Just in Time, or Just in Case?
One more training program. One more piece of shelfware. You know you will be hiring employees soon, but not right now, and there’s too much else to do right now. You can get ready later.
One of the major factors that contributes to “new hire failure,” according to a study conducted by LeadershipIQ, was managers who were too busy to follow up on clues that the candidate shared during the interview process. When you’re up to your ankles in alligators, you might not think you have the luxury of verifying whether a candidate who claims to be able to wrestle alligators actually did, or instead, stood outside the booth at the State Fair and took tickets from people who wanted to watch. If you start early enough, you can arrange a field test with the final-round candidates and a swimming pool full of alligators. (Figuratively, at least.)
Businesses that are good at resources planning look out 6-12 months to forecast the number and skillsets of the employees they will need to hire. Businesses that know they have high turnover in many positions (retail food service, for example) keep their employee prospecting and hiring activities going every month of the year.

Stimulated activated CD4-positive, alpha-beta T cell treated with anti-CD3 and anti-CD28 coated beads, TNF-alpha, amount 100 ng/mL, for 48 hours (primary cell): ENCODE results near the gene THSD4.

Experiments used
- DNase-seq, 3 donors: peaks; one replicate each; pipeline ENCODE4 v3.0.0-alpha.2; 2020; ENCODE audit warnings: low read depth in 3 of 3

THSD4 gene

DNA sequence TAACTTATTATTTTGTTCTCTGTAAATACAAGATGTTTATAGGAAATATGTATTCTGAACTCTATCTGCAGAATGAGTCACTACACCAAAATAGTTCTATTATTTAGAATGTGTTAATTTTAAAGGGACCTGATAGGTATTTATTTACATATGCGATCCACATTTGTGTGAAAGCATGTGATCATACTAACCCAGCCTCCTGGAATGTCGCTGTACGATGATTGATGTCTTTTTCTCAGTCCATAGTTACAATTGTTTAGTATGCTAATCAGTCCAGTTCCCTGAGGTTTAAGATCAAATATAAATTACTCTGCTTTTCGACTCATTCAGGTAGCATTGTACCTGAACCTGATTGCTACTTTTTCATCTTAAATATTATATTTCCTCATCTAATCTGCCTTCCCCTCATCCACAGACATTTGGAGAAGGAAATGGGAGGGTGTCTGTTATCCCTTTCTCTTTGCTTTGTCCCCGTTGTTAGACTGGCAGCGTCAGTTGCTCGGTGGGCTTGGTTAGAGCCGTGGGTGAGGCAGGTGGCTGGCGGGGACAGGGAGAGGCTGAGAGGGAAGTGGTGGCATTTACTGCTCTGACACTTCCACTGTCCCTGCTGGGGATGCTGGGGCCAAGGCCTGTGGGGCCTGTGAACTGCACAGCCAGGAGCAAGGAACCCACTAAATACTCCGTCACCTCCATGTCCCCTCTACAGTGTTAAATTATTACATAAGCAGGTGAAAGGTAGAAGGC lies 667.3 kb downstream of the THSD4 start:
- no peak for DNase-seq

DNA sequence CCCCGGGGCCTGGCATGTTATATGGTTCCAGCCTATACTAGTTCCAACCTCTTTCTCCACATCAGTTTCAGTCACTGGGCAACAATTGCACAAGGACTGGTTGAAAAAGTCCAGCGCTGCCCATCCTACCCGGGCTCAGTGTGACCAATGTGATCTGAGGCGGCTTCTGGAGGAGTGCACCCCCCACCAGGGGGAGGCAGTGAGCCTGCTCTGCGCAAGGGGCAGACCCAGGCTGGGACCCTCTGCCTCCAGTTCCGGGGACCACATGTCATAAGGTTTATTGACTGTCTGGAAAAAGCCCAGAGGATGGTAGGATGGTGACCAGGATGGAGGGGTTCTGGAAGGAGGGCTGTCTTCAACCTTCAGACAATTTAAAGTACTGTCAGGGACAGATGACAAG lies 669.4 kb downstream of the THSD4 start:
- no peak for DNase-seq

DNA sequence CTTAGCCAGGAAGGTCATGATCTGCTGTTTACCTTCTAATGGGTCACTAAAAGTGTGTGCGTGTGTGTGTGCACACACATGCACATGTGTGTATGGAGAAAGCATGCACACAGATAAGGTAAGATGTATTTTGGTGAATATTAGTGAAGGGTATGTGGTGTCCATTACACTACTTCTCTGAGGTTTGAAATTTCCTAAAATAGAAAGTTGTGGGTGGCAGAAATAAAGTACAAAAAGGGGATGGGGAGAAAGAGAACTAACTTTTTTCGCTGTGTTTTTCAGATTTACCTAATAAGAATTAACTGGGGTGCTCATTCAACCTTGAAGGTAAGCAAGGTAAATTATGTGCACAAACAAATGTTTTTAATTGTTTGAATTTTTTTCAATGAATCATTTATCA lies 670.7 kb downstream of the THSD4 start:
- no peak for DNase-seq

The first three chapters of Hiring is Hard, through page 56 as of this writing (Intro including Myths, Hiring and the Law, & Decisions, Decisions), address information and decisions that can, and perhaps need to, be considered and resolved long before you think about running a help wanted ad.
If you’re within six months of actively hiring employees you don’t know well already,* you’re ready. Read the sample chapter, Hiring Myths (useful even if you don’t ever come back to this site), and get a head start on the prep work. If you know hiring employees is in your business’ future but maybe not this calendar year, consider signing up for the newsletter and keeping in touch.